Black Voices

ACLU Files Sunshine Law Requests To ID Officer Who Shot Michael Brown

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ST. LOUIS, MO - AUGUST 12: A tear rolls down the cheek of Lesley McSpadden, the mother of slain teenager Michael Brown, during a community meeting held at Greater St. Marks Family Church to discuss the killing of her son and the civil unrest resulting from his death on August 12, 2014 in St Louis, Missouri. Brown was shot and killed by a police officer on Saturday in the nearby suburb of Ferguson. Ferguson has experienced two days of violent protests since the killing but, tonight the town remained mostly peaceful. (Photo by Scott Olson/Getty Images)
ST. LOUIS, MO - AUGUST 12: A tear rolls down the cheek of Lesley McSpadden, the mother of slain teenager Michael Brown, during a community meeting held at Greater St. Marks Family Church to discuss the killing of her son and the civil unrest resulting from his death on August 12, 2014 in St Louis, Missouri. Brown was shot and killed by a police officer on Saturday in the nearby suburb of Ferguson. Ferguson has experienced two days of violent protests since the killing but, tonight the town remained mostly peaceful. (Photo by Scott Olson/Getty Images)

WASHINGTON -- The American Civil Liberties Union of Missouri filed formal requests on Tuesday to obtain a copy of the police incident report naming the officer who shot Michael Brown, the unarmed black teenager killed Saturday while walking down the street in a St. Louis suburb.

The ACLU submitted its requests to the Ferguson Police Department and the St. Louis County Police Department. Both were filed under the state's Sunshine Law, which stipulates that records of public governmental bodies be made open to the public.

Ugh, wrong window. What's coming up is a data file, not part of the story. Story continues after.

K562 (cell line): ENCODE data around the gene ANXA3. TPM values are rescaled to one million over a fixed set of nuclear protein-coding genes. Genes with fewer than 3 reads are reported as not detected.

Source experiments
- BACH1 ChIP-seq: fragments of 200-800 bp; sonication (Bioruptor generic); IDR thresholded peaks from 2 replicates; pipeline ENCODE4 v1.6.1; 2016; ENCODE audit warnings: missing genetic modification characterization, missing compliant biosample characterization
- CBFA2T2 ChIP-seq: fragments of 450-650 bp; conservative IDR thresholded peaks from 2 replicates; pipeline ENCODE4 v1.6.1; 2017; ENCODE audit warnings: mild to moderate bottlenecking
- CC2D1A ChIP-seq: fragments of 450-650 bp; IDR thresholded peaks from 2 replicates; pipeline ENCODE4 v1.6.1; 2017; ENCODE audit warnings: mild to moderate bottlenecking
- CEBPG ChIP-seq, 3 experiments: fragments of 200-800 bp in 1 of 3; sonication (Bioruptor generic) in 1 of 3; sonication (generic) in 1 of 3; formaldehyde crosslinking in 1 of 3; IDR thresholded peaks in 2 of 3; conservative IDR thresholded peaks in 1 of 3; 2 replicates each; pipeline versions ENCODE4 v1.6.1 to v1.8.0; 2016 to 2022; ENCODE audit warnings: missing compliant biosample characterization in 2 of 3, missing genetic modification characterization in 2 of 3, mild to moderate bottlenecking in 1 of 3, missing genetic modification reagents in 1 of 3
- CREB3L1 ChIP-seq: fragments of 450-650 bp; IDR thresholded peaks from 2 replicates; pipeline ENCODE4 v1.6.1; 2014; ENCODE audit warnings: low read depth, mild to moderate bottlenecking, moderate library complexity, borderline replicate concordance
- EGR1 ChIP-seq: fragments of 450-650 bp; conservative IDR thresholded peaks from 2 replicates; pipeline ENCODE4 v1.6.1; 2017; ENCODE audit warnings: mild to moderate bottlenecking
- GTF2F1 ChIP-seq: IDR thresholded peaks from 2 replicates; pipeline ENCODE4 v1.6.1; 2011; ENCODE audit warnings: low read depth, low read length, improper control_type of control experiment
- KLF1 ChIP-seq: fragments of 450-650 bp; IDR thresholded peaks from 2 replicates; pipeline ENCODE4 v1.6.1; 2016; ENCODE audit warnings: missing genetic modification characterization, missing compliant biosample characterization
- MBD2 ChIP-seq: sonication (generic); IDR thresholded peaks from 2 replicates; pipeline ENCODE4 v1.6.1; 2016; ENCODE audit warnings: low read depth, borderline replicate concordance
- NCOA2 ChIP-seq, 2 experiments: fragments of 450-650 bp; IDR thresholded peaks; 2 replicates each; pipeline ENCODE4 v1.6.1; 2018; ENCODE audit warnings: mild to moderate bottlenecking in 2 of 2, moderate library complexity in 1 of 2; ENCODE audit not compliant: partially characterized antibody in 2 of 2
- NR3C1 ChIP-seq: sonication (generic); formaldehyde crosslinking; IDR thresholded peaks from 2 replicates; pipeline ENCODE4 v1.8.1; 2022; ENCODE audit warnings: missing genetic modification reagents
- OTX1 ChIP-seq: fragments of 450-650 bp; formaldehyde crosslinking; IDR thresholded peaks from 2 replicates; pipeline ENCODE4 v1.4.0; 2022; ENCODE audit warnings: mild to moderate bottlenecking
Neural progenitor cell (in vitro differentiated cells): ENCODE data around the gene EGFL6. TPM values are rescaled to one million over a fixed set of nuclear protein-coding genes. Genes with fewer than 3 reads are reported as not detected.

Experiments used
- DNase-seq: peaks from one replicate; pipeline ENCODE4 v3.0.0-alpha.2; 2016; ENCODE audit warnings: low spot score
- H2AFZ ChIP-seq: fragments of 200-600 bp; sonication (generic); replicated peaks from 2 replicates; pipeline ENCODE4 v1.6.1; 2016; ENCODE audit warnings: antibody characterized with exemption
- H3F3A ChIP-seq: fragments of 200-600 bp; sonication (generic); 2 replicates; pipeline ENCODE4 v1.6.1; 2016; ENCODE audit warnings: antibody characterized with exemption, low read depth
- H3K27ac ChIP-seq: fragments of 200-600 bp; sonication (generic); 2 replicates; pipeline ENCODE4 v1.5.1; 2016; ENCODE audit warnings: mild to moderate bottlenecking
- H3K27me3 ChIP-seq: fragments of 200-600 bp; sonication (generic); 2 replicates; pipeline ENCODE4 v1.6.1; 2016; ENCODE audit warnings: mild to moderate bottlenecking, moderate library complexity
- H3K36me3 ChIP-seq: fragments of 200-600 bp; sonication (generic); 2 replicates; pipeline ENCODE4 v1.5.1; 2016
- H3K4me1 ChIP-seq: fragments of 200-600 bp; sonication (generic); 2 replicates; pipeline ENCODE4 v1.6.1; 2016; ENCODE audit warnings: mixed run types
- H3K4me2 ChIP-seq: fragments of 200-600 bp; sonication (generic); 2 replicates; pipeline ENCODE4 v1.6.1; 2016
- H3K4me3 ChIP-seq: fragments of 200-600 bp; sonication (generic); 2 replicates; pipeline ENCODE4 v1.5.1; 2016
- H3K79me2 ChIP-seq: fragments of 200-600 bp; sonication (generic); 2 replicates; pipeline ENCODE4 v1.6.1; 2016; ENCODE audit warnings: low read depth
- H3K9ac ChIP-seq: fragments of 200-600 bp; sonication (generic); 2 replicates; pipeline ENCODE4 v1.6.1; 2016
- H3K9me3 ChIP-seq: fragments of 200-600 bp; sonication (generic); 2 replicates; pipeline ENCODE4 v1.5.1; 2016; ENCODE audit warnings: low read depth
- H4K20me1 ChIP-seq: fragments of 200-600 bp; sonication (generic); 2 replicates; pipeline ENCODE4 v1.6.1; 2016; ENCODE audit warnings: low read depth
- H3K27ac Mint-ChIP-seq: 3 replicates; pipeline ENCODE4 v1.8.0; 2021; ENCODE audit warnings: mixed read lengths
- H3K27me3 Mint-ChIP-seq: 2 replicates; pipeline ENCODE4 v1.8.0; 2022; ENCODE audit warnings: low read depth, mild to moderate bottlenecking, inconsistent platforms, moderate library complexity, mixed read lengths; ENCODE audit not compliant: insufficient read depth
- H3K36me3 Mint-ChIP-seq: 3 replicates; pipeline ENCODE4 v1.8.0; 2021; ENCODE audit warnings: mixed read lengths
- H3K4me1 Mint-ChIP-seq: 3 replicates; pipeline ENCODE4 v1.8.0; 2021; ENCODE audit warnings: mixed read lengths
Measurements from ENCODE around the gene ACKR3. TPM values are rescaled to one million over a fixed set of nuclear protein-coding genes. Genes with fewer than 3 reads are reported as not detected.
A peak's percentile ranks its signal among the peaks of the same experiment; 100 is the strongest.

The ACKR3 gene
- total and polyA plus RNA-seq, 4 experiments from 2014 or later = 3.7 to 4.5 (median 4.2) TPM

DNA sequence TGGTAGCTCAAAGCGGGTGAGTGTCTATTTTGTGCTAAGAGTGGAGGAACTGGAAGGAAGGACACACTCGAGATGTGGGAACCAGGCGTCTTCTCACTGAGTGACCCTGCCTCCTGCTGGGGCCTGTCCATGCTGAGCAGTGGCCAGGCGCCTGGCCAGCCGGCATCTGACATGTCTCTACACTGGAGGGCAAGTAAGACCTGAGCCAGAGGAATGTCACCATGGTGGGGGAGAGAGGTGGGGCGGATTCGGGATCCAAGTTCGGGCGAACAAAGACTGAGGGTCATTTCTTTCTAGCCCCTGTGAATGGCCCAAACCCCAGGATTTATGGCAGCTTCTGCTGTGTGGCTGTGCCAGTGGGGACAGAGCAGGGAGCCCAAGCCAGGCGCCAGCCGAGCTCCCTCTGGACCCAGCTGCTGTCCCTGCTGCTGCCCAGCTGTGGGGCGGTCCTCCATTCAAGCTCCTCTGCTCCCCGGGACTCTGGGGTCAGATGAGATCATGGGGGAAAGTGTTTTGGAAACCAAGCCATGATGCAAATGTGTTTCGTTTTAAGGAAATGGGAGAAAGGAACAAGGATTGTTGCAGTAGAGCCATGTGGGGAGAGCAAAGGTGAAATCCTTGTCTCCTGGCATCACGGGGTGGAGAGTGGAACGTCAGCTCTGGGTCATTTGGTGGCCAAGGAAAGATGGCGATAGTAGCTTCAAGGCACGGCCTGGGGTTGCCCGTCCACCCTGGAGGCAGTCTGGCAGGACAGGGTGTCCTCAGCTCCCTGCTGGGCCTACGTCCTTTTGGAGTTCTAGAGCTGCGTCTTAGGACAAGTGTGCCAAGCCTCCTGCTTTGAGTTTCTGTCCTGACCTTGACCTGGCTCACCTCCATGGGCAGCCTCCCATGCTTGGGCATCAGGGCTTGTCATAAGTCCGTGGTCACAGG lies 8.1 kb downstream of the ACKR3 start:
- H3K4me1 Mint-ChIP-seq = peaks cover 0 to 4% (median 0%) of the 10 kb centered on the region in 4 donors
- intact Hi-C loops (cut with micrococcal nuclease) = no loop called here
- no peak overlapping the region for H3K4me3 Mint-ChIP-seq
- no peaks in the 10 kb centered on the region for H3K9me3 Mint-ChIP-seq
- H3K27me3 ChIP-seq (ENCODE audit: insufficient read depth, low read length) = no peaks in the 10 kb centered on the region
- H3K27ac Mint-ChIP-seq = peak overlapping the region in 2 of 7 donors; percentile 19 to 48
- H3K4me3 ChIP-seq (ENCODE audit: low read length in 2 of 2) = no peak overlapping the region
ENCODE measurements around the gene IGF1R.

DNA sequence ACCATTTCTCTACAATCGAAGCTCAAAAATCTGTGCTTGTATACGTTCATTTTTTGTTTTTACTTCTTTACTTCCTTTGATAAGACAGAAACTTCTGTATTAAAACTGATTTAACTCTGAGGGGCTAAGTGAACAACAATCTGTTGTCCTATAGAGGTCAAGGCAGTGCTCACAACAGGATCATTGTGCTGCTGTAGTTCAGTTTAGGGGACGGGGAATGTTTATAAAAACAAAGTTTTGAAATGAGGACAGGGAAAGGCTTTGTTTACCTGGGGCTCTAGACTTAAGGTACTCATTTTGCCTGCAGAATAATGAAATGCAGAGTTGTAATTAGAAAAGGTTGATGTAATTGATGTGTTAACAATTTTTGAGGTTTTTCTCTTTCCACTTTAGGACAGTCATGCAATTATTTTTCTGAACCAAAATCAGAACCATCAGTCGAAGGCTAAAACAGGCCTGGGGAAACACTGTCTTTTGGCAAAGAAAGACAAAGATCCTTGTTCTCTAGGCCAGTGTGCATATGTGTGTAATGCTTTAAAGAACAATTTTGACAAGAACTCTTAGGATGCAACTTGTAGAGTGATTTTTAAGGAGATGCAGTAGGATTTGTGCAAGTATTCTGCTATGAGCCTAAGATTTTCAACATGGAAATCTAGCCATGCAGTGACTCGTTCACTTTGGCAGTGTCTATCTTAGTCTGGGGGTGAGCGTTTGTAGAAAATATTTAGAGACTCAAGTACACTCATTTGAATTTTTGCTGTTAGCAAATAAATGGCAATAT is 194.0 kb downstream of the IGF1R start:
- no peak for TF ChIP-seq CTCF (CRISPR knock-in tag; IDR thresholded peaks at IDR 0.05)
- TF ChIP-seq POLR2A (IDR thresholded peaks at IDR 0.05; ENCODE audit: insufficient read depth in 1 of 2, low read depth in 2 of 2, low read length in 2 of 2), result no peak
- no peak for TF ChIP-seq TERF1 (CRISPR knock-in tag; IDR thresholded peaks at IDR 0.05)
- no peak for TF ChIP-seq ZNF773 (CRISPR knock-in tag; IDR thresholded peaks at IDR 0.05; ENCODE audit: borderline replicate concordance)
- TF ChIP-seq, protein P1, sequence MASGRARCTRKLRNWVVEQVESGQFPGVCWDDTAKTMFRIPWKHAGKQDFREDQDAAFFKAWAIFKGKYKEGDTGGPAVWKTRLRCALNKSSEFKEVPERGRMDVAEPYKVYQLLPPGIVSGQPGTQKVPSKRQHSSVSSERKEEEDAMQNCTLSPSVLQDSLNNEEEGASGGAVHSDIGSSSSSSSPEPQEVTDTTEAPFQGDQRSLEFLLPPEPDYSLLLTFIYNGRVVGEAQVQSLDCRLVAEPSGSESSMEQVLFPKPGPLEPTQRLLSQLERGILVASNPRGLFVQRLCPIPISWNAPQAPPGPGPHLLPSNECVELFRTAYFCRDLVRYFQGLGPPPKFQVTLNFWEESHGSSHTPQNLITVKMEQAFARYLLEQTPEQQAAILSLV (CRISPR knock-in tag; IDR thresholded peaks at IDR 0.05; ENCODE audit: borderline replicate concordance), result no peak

Diane Balogh, communications director for the ACLU of Missouri, said the group filed the requests specifically to find out the identity of the police officer. The Ferguson Police Department originally planned to release the officer's name on Tuesday, but then decided not to, citing threats against the officer. In the meantime, the Justice Department is overseeing an investigation into the shooting and Ferguson has become a scene of daily protests and vandalism, with police even using tear gas on people standing in their own backyards.

"If they don't follow through, we will file a lawsuit and hold a press conference," Balogh told The Huffington Post. "There have been other situations where we've actually had to sue the police department because they haven't fulfilled the Sunshine Law requirements."

She added, "The police like their secrets."

Missouri's Sunshine Law specifies that requests for information be acted on as soon as possible, but "no later than the end of the third business day following the date the request is received."

Requests for comment from the Ferguson Police Department and the St. Louis County Police Department were not immediately returned.

The ACLU isn't the only group intent on identifying Brown's shooter. The group of activist hackers known as Anonymous has vowed to out the officer's name through its own efforts, which so far have included hacking into city computers and temporarily shutting them down.

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